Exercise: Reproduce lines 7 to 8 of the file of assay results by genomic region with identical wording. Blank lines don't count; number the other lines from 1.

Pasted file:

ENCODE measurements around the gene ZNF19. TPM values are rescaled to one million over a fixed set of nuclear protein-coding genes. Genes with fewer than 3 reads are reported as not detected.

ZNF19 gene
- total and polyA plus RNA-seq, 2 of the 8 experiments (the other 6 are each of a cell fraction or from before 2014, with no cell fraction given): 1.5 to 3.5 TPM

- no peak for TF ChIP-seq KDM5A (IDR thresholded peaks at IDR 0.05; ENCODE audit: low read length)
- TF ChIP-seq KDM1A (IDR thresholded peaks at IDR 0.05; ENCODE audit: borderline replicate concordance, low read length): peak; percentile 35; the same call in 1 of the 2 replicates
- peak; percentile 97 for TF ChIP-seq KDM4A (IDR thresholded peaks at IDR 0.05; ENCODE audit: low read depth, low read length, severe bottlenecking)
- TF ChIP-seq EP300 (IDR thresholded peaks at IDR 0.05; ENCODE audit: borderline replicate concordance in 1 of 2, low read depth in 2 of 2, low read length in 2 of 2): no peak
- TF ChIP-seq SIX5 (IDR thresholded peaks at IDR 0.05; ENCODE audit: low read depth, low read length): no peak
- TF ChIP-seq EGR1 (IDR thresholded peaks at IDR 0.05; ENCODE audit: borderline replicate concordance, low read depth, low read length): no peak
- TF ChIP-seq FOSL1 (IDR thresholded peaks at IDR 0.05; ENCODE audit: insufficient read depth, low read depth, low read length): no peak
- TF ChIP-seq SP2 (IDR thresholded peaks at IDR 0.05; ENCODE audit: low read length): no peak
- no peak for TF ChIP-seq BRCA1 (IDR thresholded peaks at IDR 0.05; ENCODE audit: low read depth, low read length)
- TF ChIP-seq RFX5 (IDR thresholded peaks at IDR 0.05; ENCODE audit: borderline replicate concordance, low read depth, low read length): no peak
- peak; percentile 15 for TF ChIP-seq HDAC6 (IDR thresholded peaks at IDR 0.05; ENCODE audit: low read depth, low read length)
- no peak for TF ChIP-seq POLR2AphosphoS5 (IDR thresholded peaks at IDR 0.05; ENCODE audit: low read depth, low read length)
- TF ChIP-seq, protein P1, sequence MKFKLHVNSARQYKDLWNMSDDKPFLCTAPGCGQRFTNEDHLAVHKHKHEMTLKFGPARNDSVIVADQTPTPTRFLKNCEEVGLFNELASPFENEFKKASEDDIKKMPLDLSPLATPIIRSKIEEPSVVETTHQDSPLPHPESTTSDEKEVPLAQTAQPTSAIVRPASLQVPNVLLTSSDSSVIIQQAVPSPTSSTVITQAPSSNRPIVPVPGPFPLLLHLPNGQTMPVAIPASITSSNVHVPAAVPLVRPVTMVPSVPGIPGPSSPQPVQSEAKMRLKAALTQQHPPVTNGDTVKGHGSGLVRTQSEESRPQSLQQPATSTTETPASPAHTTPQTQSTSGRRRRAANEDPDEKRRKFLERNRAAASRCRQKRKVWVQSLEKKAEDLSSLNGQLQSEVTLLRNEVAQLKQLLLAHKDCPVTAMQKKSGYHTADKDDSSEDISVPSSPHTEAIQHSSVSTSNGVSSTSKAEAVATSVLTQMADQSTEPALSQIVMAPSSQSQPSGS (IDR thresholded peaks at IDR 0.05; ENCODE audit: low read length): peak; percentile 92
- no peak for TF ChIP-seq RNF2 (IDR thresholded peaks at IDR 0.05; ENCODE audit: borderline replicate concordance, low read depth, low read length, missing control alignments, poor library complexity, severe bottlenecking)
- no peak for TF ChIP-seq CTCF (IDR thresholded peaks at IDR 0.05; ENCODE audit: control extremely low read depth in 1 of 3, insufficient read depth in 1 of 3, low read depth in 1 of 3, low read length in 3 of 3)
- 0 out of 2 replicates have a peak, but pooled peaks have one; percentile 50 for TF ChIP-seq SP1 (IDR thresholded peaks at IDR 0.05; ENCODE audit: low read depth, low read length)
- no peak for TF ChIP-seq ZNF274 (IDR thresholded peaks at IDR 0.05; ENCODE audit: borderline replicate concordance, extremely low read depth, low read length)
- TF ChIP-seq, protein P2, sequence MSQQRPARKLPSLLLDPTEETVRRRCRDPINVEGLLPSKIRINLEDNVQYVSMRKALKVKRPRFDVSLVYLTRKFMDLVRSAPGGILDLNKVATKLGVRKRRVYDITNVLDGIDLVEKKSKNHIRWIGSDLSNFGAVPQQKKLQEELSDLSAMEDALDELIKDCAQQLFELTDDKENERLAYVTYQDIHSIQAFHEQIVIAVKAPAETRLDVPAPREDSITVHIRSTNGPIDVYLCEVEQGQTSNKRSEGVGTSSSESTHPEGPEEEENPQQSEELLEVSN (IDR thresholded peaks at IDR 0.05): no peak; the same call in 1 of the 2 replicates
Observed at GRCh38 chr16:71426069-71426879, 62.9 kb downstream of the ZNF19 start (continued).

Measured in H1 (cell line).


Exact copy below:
- TF ChIP-seq EP300 (IDR thresholded peaks at IDR 0.05; ENCODE audit: borderline replicate concordance in 1 of 2, low read depth in 2 of 2, low read length in 2 of 2): no peak
- TF ChIP-seq SIX5 (IDR thresholded peaks at IDR 0.05; ENCODE audit: low read depth, low read length): no peak